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A weekly series focused on Bloomington-Normal's arts community and other major events. Made possible with support from PNC Financial Services.

DeWitt County Museum adorns a historic home with quilts — and the stories they tell

Each June, the DeWitt County Museum in Clinton has stunning textiles tucked in every nook and cranny. Handmade quilts adorn century-old furniture in the stately Victorian home once owned by C.H. Moore.

Quilted Keepsakes has been an annual attraction for decades, a quilt show and competition culled from the DeWitt County Museum's collection and community contributions loaned to them for the month.

“In fact, a couple years ago we had one lady that was just putting the final stiches in when she loaned the quilt to us,” museum director Joey Long said. “These ladies create these amazing pieces of art.”

Long’s favorite quilts are family heirlooms, on display after years—or decades—in storage. They’ve never turned away a quilt, even if it’s in suboptimal condition.

“Bringing it out here and letting us display it for a month gives an opportunity for everyone to admire what that lady created and realize how resourceful they had to be,” Long said.

Visitors are invited to vote for their favorite quilt, with the winner awarded “Best in Show” for the year. Sometimes, the most tattered are among the most popular.

“It’s a wonderful opportunity to share your family heirloom, which is usually passed down with a story, which represents a person,” Long said.

A cozy study features a green felt-topped desk with papers and a letter opener, surrounded by wooden bookshelves. Quilts with intricate patterns hang on a wall and drape over the desk. There's a wicker chair, a globe, and a wooden rocking chair in the room.
Emily Bollinger
C.H. Moore's original library desk, center, adorned by a quilt, was stored until the DeWitt County Museum took up occupancy in his home in the 1960s. It had been rented prior to that and they renovated one room at a time with money raised from the Apple and Pork Festival. Museum Director Joey Long said the marble fireplaces had been painted purple when they moved in.

Secret messages in quilts

Pre-Civil War folklore says quilts were used by abolitionists as a secret code signaling directions and resources on the Underground Railroad.

On Sunday, storyteller Connie Martin is scheduled to give a talk on the topic, sharing replicas of patterns thought to send messages to enslaved people traveling north to freedom—and her personal familial connection to the Underground Railroad.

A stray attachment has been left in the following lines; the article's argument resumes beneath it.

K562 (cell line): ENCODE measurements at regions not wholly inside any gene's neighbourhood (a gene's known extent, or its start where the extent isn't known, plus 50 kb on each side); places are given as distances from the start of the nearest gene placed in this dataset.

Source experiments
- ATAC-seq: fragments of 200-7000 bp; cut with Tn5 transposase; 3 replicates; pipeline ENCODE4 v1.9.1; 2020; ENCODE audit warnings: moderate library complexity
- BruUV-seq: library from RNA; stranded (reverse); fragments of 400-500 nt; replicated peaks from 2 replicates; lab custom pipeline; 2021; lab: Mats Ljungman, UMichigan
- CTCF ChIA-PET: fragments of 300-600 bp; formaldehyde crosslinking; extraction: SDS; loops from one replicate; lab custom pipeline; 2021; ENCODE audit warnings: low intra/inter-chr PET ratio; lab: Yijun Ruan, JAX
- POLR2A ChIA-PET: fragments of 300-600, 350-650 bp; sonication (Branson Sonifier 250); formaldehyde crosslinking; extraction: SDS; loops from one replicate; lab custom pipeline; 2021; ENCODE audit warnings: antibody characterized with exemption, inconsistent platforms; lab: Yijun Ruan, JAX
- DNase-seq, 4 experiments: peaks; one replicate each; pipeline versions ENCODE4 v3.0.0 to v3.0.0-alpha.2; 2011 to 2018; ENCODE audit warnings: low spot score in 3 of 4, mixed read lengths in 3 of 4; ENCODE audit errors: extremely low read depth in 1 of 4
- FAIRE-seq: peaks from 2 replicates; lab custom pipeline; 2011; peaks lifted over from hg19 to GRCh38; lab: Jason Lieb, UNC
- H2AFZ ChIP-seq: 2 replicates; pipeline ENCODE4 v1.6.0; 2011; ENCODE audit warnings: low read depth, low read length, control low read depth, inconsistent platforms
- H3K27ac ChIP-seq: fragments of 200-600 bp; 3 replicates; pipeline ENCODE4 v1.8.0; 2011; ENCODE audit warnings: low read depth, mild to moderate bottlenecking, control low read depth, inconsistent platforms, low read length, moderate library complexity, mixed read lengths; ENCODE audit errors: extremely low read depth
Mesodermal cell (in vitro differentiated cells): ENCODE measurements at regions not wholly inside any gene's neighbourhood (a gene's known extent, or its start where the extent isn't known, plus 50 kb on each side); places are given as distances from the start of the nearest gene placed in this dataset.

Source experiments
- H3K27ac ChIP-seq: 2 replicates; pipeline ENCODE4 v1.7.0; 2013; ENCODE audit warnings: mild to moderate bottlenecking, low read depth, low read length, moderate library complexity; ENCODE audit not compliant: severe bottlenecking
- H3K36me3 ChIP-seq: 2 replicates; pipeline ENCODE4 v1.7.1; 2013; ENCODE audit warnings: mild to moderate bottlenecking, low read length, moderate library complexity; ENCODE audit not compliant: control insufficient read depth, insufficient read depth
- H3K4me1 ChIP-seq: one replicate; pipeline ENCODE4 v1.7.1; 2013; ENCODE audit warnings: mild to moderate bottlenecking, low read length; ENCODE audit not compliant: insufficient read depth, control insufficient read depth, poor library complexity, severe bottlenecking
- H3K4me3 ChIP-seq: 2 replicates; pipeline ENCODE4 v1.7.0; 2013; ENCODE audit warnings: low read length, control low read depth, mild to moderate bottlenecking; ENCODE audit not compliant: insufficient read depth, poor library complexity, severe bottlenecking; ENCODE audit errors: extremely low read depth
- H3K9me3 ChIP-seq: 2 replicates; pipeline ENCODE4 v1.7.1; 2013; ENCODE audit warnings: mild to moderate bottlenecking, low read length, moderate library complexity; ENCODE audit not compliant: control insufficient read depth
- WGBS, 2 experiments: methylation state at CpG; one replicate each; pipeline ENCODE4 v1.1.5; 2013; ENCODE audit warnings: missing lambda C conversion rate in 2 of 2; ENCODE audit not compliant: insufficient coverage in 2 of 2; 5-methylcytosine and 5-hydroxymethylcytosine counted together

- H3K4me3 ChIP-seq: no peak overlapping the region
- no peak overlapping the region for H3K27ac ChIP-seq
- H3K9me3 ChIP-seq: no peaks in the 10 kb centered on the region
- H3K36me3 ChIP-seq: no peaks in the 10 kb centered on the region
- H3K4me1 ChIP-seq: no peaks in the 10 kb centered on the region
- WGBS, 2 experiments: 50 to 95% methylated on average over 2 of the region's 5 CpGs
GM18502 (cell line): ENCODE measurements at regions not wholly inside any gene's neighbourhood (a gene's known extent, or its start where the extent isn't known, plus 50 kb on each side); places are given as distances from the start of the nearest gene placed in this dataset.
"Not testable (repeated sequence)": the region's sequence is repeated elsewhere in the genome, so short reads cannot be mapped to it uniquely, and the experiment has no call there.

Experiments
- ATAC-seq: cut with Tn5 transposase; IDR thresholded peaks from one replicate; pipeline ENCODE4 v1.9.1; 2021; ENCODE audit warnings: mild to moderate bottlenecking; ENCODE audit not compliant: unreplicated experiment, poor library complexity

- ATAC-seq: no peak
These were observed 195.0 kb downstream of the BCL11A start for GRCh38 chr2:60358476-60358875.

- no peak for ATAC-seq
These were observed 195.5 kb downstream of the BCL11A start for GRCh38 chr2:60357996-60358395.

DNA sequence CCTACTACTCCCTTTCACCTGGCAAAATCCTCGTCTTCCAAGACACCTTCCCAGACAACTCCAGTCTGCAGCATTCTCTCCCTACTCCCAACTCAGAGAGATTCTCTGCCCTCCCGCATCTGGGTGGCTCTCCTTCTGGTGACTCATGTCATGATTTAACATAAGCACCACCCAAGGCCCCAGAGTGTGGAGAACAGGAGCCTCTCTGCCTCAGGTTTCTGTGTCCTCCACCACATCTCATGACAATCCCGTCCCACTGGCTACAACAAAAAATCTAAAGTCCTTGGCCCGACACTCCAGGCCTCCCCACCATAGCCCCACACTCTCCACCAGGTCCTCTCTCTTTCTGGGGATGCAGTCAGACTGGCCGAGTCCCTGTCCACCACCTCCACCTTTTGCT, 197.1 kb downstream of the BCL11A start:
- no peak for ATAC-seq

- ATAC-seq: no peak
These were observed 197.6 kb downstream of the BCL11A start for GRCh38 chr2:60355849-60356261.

“It was such a common thing to have quilts,” said Long, suggesting that the placement of quilts was also used to send messages.

“You need to wash your quilt and hang it on the fence or wash your quilt and hang it on the line,” she said. “It was just a part of life. It’s a utilitarian thing. I’m sure it was one of those things where you can’t see the forest through the trees, where these people were giving these coded directions to those that were fleeing North.”

DeWitt County connection

Martin’s talk, titled Pre-Civil War Quilts: Secret Codes to Freedom on the Underground Railroad, was years in the making, as part of Illinois Humanities’ Road Scholar initiative bringing arts and culture programming to communities across the state.

Long—who for decades wrote a newspaper column on DeWitt County history culled from C.H. Moore’s newspaper archives—ensures every program at the museum has a local connection.

“While this is the big picture of history, it does pertain to DeWitt County,” she said.

Like C.H. Moore, Eliza Ann Argo was among the first white settlers in DeWitt County. Originally from Ohio, her obituary states that her parents were slave owners who “at the beginning of the anti-slavery movement, liberated their slaves.”

Argo and her husband were abolitionists whose house on Railroad Street on what was then the east edge of Clinton was a stop on the Underground Railroad. She had five sons and a daughter. Argo died in April 1899 at age 83.

“As a mother, she instilled into the lives of her sons that true patriotism possessed by abolitionists,” reads her obituary in The Clinton Public. “When the war of rebellion broke out she bade all her sons go and fight for freedom. Four enlisted, but of that number only two were accepted.”

Pre-Civil War Quilts: Secret Codes to Freedom on the Underground Railroad takes place at 1:30 p.m. Sunday, June 9, at the DeWitt County Museum at the C.H. Moore Homestead, 219 East Woodlawn St., Clinton. The talk is free and open to the public. Quilted Keepsakes will be on display through June 30. General admission to the museum is $5.

Updated: June 7, 2024 at 7:56 AM CDT
This story has been corrected to contextualize that scholars disagree about the veracity of hidden codes communicated in quilts prior to the Civil War.
Lauren Warnecke is a reporter at WGLT. You can reach Lauren at lewarne@ilstu.edu.